The CCI, however, noted, considering Airtel’s Annual Report, that it would be inappropriate to distinguish wireless telecommunication services on the basis of technologies used to provide such services. It is not sure whether the Annual Report of Airtel is a very strong basis for the determination of differences between 3G and 4G LTE services. Also, the CCI did not dwell upon the fact that Jio is offering their calling services through the 4G-enabled LTE technology and is not providing services in the 3G sector. Therefore, it is not understood how Jio’s services fall in the broad relevant market of wireless telecommunication services and not only within the 4G LTE services product market.

Jio: Market Disruptor or Dominant Entity?

A dominant position exists where the undertaking concerned is in a position of economic strength which enables it to prevent effective competition being maintained on the relevant market by giving it the power to behave to an appreciable extent independently of its competitors, its customers and, ultimately, consumers; in order to establish that a dominant position exists, the Commission does not need to demonstrate that an undertaking’s competitors will be foreclosed from the market, even in the longer term.[6]

Jio started its operations with controversial “Zero Pricing” strategy and continued with the same even after TRAI ordered to stop it after December 2016. Jio continued to offer services at no cost till March 2017, violating the order of TRAI. Moreover, Jio violated the basic requirement of not providing tariff which is lower than Interconnect User Charges (IUC) as decided by TRAI in its framework titled ‘The Telecommunication Interconnection Usage Charges (IUC) Regulation, 2003 (1 of 2003).’ In 2004, the regulator modified the earlier framework, and introduced distance based IUC, which was later freezed at 20 paisa per minute, and in 2015, reduced to 14 paisa per minute.[7] Moreover, the CCI has repeatedly held that the essence of predatory pricing is pricing below one’s cost with a view to eliminating a rival.[8] The whole strategy of Jio of first providing full services at zero pricing for a substantial amount of time and then violating the order and framework of TRAI makes clear its intention to abuse its position in the market.

These strategies resulted in Jio capturing a large chunk of market in 4G category in a very short span of time and even leaving behind the main player “Airtel” in this category. Use of power in this way to throw other competitors out of market or harming them to a great extent can be termed as abuse of the dominant position in the market.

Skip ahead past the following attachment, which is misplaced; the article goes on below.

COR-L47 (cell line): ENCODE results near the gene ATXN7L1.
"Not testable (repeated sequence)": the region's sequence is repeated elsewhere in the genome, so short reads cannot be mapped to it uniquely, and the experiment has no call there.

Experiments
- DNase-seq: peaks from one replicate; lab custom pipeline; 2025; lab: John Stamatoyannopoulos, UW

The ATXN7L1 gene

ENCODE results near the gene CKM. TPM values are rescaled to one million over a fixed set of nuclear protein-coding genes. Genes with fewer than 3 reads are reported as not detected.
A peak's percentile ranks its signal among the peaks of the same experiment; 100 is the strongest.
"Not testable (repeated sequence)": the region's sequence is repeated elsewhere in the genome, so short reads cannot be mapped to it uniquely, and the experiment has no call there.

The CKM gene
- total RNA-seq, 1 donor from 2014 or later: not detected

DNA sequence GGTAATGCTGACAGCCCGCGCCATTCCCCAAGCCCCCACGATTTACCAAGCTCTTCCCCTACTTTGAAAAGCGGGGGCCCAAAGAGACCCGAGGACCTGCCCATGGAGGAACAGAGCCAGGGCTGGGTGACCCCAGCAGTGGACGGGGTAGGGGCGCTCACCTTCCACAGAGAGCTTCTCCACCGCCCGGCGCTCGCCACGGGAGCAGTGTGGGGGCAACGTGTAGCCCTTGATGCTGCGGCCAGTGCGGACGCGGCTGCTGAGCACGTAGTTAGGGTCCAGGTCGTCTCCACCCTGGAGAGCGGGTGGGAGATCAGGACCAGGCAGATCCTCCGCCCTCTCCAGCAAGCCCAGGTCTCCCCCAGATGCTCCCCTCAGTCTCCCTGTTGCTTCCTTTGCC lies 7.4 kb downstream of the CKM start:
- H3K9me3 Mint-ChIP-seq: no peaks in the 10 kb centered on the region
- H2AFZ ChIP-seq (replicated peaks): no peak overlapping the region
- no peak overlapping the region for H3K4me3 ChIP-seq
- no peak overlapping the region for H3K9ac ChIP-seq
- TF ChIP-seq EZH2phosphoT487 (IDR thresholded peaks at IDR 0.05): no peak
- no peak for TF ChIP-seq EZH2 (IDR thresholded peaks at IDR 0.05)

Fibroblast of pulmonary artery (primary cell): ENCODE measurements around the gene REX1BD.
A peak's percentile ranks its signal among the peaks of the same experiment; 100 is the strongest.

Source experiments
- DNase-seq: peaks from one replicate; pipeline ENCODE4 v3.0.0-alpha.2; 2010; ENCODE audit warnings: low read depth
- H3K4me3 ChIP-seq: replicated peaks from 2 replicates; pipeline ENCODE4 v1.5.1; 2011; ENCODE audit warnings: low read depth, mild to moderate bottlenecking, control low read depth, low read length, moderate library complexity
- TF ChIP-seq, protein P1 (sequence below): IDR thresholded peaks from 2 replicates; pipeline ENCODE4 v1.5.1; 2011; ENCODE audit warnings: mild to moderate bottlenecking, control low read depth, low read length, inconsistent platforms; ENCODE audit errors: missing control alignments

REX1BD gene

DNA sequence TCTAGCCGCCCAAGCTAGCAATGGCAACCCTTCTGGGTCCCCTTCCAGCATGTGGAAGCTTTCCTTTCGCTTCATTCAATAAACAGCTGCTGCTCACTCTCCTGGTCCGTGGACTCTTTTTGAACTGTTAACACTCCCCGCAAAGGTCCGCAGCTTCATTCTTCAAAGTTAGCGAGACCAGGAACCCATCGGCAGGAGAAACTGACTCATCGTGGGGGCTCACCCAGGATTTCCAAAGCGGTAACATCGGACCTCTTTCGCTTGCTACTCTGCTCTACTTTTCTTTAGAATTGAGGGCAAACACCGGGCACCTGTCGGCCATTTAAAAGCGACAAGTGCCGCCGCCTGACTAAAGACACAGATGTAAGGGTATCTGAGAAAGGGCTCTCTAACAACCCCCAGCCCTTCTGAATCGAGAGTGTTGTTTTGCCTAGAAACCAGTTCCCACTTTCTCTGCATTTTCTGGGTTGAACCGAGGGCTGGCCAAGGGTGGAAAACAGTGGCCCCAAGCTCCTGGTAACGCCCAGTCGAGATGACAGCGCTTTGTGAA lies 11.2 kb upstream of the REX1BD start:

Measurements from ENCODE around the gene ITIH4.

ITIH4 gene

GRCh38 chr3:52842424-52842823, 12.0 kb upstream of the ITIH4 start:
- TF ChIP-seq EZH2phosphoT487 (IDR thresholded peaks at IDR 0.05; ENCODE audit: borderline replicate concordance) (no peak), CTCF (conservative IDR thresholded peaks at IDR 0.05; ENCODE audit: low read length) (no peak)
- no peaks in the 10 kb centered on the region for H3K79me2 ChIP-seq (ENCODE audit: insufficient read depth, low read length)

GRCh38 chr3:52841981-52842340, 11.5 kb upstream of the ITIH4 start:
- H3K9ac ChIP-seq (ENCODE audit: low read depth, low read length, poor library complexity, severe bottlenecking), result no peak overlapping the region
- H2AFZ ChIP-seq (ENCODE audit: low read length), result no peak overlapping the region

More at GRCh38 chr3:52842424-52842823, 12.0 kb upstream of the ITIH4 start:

Conclusion

Jio made its every user happy for a short period of time, but few know the price they will have to pay in future to be with Jio. The uncanny pricing strategy of Jio has become a classic case of predatory behaviour that eventually escaped charges of predatory pricing strategies. CCI in its order favoured Jio by saying that Jio is not a dominant player, totally keeping itself secluded from the fact that its dominance should be judged only in the 4G sector and not in the whole telecom sector. All products or services considered interchangeably or substitutes by the consumer by reason of characteristics of the product or services their prices and intended use, constitute the relevant market share.[9] Characteristics or price of 3G and 4G cannot be considered interchangeable in the real sense. Further, even if we assume for the moment that Jio was not at all anti-competitive in the way it initially panned out, its recent decisions to price 24 GB data at a mere Rs.149 and release 4G-compatible smart-phones at a giveaway price of Rs.500 will raise competition law concerns in the market. It does not take some rocket science to conclude that having gathered enough share in the market, it will be able to repeat its great escape once again.

[1] Himanshu Sharma & Mertand Nemana, ‘India: Predatory Pricing: A Synopsis of the Indian Telecom Sector’ (Mondaq, 15 March 2017) <http://www.mondaq.com/india/x/576894/Antitrust+Competition/Predatory+Pricing+A+Synopsis+on+the+Indian+Telecom+Sector> accessed 7 July 2017.

[2] Abir Roy, Competition Law in India, (2nd edn, Eastern Law House 2014) 241.

[3] Hoffman-La Roche & Co. AG v. Commission of the European Communities [1979] ECR 461.

[4] Mobis Philipose, ‘Will Reliance Jio’s latest free offer salvo force Competition Commission’s hand? (Livemint, 3 Apr, 2017) <http://www.livemint.com/Companies/cD87baoZA1SZgGQGsLXd6J/Will-Reliance-Jios-latest-salvo-force-competition-watchdog.html> accessed 9 July, 2017.

[5] Shree Gajanana Motor Transport Company Limited v. Karnataka State Road Transport Corporation [2016] Case No.85, Exclusive Motors Private Limited v. Automobili Lamborghini S. P. A. [2012] Case No.52, Ravi Beriwala v. Lexus Motors Limited and Another [2016] Case No.79.

[6] France Telecom SA v. Commission of the European Communities [2007] ECR II-107.

[7] Mohul Ghosh, “Can Reliance Jio legally offer free voice calls? Rule says tariff cannot be below interconnect charges!” (4 Jan 2017) <http://trak.in/tags/business/2016/10/14/reliance-jio-free-voice-calls/> accessed 9 July 2017.

[8] In re: Johnson and Johnson Ltd. [1998] 64 Comp Cas 394.

[9] T. Ramappa, Competition Law in India, (Oxford, 3rd Edition) 166.